Racing for rehab


For more information about Try for Others, visit

Dominic Cooke was a star rugby player for Jesuit High School and UC Berkeley. At age 22, he was in a car accident that left him paralyzed from the waist down. Rugby days behind, he returned to complete his degree at Cal. Now 32, he’s created a nonprofit called Try for Others, helping disabled athletes through exercise-based rehabilitation. Full disclosure: This summer, I ran Eppie’s Great Race with my father, a member of Team TFO (see “The (not so) Great Race,” SN&R, Scene&Heard, July 28).

Describe playing on such a dominant Cal rugby team.

Playing rugby at Cal was a great experience. It was definitely serious, and that’s why I wanted to play there. I learned a lot about rugby but even more about life, people and the focused discipline it takes to win.

What was it like adjusting to the spinal-cord injury?

It was a difficult adjustment, but I was lucky to have such supportive family and friends around me. The first couple of years were especially frustrating—it felt like everything I enjoyed had been taken from me. It seemed like there were so many things I could no longer do. It wasn’t until I read the following John Wooden quote that my outlook began to change: “Don’t let what you cannot do interfere with what you can do.” I realized there was still a lot I could do with a disability, and used the quote for the motto of Try for Others.

Did you deal with depression?

I definitely had some tough times. … They try to give you antidepressants when you’re in the hospital or getting out of the hospital. I never was going to take that route. For me, my antidepressant is exercise, and that’s a big reason why I got involved in Team TFO and handcycling. … Above all that, it’s just support from your friends and family, too—and having that strong core group around you.

How did TFO come about?

In rugby, a touchdown is called a “try.” … When I got injured, I heard about other rugby players across the country that got injured. … In 2005, we hosted a rugby tournament in Sacramento with about 2,000 high-school kids, and that kind of kicked off TFO. For the first five years, we were basically working with the rugby community, helping critically injured rugby players. We’d give them money for their immediate medical needs, therapy and things like that.

[In 2008], I started wanting to get involved in athletics again and found handcycling. … There are so many races around the country, but when you’re paying for it all yourself, that can get pretty expensive. I started TFO to bridge that gap in funding for disabled and challenged athletes. … On the able-bodied side, I wanted to get more people involved with TFO who weren’t disabled. Team TFO seemed like the perfect fit: We could get both challenged athletes and able-bodied athletes together at the same event and learn a lot from each other. It was just kind of a fun way to bring that team dynamic.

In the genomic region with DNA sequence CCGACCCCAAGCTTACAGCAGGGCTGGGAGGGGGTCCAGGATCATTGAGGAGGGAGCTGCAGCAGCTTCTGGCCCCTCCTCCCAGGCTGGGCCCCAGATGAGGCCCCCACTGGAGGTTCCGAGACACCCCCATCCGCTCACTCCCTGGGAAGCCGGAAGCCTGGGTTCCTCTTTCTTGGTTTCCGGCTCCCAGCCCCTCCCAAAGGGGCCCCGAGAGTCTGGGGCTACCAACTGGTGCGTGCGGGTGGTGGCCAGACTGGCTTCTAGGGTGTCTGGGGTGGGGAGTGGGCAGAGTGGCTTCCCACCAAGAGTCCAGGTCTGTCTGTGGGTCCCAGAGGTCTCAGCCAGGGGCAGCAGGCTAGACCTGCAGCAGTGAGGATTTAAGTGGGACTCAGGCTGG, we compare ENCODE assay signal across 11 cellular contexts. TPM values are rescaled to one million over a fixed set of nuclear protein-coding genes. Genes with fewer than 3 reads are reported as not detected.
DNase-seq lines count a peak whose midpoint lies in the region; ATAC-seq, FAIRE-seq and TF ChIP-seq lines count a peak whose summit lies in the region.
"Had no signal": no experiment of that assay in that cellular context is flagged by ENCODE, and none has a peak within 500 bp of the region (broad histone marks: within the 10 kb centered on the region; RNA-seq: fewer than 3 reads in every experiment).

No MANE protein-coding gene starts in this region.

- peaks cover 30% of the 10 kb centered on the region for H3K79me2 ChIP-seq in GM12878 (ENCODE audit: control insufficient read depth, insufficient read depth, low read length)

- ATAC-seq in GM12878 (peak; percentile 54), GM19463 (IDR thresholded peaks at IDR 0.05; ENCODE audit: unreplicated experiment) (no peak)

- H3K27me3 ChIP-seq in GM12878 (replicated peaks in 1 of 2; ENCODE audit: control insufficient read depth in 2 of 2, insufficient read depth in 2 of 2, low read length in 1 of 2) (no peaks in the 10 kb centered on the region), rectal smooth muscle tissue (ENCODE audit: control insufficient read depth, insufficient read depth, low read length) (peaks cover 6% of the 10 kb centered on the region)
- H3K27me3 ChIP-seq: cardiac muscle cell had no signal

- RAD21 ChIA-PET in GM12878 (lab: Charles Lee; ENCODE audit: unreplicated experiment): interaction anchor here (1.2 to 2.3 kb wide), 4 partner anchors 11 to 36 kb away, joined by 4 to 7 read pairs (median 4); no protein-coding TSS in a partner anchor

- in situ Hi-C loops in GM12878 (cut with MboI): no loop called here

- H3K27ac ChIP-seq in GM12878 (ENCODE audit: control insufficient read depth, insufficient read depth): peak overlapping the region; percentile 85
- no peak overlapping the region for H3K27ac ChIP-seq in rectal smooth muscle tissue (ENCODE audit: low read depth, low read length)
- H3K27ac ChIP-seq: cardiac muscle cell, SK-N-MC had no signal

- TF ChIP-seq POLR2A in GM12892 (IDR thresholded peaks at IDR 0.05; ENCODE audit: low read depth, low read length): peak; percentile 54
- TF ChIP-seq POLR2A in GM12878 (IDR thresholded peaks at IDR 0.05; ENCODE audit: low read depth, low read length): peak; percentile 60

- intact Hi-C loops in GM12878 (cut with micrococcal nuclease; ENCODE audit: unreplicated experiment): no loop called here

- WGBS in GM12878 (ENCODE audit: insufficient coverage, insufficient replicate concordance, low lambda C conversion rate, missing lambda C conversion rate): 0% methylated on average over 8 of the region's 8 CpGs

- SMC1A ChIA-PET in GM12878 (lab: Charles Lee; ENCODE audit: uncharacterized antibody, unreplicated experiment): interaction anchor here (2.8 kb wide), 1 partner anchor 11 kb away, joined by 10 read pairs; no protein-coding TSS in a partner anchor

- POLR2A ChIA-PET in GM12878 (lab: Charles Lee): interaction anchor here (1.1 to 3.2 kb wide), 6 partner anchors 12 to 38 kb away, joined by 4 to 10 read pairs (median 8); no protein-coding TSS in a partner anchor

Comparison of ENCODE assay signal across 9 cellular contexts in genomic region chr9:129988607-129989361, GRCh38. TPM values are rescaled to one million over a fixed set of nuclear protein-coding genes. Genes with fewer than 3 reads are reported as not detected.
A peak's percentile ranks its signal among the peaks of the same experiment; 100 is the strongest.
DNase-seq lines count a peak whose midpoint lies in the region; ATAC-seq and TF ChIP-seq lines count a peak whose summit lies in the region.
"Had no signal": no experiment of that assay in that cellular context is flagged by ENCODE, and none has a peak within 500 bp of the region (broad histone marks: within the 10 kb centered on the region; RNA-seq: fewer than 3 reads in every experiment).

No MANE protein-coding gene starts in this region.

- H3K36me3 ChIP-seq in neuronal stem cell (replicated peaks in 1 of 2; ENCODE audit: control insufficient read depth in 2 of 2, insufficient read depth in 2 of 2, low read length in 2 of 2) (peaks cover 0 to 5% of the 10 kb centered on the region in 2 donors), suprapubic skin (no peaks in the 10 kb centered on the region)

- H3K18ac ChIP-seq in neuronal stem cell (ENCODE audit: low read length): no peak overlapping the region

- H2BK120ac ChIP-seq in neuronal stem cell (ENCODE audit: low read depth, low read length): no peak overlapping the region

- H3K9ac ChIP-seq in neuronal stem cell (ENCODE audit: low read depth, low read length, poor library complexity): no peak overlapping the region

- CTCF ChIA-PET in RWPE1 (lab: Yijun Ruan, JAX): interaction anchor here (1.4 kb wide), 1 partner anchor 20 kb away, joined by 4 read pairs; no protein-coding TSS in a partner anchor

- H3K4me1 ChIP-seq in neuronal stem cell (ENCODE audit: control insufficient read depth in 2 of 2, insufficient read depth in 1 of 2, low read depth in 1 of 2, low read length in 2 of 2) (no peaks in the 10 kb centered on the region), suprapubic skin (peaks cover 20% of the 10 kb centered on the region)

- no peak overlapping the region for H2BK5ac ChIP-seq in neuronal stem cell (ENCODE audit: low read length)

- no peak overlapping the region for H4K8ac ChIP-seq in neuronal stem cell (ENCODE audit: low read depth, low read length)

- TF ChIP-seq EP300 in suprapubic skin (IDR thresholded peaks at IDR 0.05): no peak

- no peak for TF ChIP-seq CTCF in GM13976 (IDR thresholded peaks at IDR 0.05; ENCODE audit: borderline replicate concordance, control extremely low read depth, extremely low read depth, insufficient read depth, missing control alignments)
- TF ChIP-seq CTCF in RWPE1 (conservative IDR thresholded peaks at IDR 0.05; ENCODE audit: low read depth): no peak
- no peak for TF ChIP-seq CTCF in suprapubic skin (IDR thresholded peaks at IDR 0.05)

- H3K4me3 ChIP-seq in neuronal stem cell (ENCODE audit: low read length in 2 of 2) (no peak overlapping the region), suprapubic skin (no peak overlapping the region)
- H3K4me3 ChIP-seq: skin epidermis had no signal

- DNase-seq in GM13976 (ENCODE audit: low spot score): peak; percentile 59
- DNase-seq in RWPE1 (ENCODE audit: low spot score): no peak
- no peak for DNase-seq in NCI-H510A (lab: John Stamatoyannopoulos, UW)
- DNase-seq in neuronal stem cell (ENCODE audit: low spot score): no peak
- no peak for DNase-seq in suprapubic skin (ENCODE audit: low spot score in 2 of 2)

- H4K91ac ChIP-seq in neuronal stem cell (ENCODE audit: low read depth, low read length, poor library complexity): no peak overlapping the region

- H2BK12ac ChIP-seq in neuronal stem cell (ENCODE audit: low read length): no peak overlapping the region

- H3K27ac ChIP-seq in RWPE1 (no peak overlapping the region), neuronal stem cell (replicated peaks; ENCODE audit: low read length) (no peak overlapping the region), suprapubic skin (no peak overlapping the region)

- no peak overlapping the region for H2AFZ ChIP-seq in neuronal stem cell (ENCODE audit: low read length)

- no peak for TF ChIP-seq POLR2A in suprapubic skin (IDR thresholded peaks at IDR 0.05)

How big is Team TFO in terms of members, and how many races have you guys done?

We’ve done Eppie’s for the last two years, but last year … we sponsored 24 challenged athletes, an additional 30 or so teammates of them and another 10 or so people who volunteered. … So I think all together last year, we had about 70 or so people in a Team TFO jersey. [We set] the record for the largest adaptive division recorded since the race began. We [also] raised about $10,000 to $12,000 in 20 days through our website.

Do you do something else for a living aside from running your foundation?

My family started a business a few years ago called Rampco that assists those with mobility challenges. Essentially what we do is we help the physically challenged with access solutions. … Most of our business comes from the [Veterans Affairs hospital]. Instead of going into a nursing home, or so [people] don’t have to stay at the hospital, we provide access solutions, so that they can stay at home and live there.

Who’s your favorite athlete?

Kort Schubert and Alejandro Albor. Alejandro is a gold medalist from Sacramento. He trained on the American River Parkway during his Olympic years. As a handcyclist, he’s an inspirational athlete to look up to and an all-around good guy. Kort is the former captain of the United States rugby team and also one of my best friends.

What’s next for Team TFO?

[My friend] Matt Fritsch and I are going to Florida in February to represent Team TFO in one of the biggest handcycling events in North America. It’s the Melbourne Marathon. All the top handcyclists in America will be there, and that’s something I’ll be training for over the next two months. We’re going to be raising some money for that, and we’re looking for sponsors to represent us.